Nine Snake Species Proposed as Injurious Wildlife
If the listing is finalized, Burmese pythons, boa constrictors, and the other species could not be imported except by permit for scientific, medical, educational, or zoological purposes, nor could they be moved in interstate transportation.
The U.S. Fish and Wildlife Service proposed last Friday to add nine constrictor snake species, including Burmese pythons, reticulated pythons, boa constrictors, and yellow and green anacondas, to the list of injurious reptiles, which would prohibit the importation of any live animal, gamete, viable egg, or hybrid into the United States except by permit for scientific, medical, educational, or zoological purposes, and also would prohibit their interstate transportation. While FWS will accept comments on the proposal until May 11, it already received 1,528 comments during a 2008 public comment period held after the South Florida Water Management District in 2006 requested that Burmese pythons be considered for the list.
Some of these are giant snakes growing to more than 20 feet in length, and some of the species, including Burmese pythons, are already established in South Florida. FWS wants to stop them from becoming established in new areas where the climate suits them, such as far south Texas. Five of the species have been reported in the wild in Puerto Rico.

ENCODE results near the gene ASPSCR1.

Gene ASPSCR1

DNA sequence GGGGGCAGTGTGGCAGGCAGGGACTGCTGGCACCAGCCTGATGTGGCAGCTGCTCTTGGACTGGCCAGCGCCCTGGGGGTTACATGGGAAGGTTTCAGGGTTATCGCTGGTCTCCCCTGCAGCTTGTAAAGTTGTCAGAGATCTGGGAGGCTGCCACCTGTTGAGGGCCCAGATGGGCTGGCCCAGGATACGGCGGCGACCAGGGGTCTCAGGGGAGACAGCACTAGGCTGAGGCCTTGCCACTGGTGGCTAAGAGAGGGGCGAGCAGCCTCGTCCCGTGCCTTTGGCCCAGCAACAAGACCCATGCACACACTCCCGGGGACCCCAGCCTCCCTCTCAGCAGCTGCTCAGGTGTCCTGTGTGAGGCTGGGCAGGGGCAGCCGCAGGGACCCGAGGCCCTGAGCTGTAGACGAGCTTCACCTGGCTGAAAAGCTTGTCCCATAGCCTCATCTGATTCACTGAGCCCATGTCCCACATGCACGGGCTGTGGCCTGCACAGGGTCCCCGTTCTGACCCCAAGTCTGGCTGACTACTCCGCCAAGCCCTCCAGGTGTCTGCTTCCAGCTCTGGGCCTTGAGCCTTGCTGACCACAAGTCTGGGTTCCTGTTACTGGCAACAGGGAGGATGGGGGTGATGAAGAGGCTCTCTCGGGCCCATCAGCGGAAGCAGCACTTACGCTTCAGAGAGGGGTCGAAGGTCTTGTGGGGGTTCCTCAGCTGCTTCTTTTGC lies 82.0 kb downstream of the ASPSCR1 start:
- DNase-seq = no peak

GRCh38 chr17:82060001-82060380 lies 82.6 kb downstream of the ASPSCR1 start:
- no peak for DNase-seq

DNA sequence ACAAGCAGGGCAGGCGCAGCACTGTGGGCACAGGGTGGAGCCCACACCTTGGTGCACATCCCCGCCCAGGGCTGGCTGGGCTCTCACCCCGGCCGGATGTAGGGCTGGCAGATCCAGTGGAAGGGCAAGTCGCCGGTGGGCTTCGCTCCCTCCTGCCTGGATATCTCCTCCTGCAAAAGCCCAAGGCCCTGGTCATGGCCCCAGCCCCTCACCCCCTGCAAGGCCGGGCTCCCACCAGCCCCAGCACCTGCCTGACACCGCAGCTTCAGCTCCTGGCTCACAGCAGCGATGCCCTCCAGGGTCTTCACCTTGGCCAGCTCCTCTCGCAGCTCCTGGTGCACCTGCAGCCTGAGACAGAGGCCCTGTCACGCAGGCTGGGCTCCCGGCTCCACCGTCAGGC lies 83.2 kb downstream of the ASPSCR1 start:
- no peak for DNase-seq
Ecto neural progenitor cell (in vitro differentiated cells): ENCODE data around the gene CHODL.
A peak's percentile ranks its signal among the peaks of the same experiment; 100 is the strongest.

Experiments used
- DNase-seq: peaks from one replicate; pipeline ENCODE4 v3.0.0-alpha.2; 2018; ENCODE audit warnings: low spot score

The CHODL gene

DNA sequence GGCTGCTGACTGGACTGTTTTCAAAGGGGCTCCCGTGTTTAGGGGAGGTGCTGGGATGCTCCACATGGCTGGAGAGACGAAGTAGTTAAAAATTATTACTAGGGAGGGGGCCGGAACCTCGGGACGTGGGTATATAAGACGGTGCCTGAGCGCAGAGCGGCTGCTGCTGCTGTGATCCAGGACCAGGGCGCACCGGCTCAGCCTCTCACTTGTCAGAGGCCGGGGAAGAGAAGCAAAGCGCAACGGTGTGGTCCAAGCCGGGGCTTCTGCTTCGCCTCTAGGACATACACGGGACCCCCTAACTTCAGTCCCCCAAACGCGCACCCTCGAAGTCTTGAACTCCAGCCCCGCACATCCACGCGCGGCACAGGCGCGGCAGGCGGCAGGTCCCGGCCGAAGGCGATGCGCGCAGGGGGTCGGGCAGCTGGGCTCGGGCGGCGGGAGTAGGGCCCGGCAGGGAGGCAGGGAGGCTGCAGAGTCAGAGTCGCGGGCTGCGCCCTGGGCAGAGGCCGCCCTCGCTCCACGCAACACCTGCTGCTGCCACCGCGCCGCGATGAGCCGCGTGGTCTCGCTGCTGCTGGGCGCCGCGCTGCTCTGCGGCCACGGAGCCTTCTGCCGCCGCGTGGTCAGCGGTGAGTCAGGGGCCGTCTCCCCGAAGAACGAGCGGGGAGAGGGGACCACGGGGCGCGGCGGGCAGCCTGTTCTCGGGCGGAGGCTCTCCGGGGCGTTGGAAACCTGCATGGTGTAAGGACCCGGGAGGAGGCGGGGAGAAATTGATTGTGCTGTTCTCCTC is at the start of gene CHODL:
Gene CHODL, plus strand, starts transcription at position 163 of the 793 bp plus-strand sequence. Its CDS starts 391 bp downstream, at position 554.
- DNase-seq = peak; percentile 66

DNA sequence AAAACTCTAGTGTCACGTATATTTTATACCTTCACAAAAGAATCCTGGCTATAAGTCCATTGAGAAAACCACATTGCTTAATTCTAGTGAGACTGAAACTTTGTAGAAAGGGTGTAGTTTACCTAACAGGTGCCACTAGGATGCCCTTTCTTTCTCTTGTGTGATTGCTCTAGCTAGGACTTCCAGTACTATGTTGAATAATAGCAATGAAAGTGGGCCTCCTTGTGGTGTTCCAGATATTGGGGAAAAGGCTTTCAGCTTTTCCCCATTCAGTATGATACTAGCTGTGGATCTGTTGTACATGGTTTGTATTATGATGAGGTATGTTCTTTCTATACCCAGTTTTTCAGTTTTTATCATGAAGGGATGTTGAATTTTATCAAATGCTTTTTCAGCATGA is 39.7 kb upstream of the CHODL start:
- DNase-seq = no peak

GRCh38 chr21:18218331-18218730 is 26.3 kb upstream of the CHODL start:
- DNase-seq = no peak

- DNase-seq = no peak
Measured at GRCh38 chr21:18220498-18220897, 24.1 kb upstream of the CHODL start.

The number of Burmese pythons caught and removed from Everglades National Park in Florida and nearby areas has grown steadily since 2000, with 1,334 of these snakes removed during 2000-2009, according to the park's online annual tally. Park officials say the number being caught probably represent only a fraction of the total population of Burmese pythons in the area.
These nine species mainly enter the United States through the commercial trade in pets and mainly arrive through Miami, Los Angeles, Baltimore, Dallas-Ft. Worth, Detroit, Chicago, and San Francisco before being transported to animal dealers, who then deliver the snakes to pet retailers, according to FWS. But the species now established in the wild, threatening native species, got there initially by being intentionally released by their owners or escaping, in some cases, the agency says.
To comment on the proposed listing, visit www.regulations.gov and follow the instructions for submitting comments to Docket No. FWS-R9-FHC-2008-0015.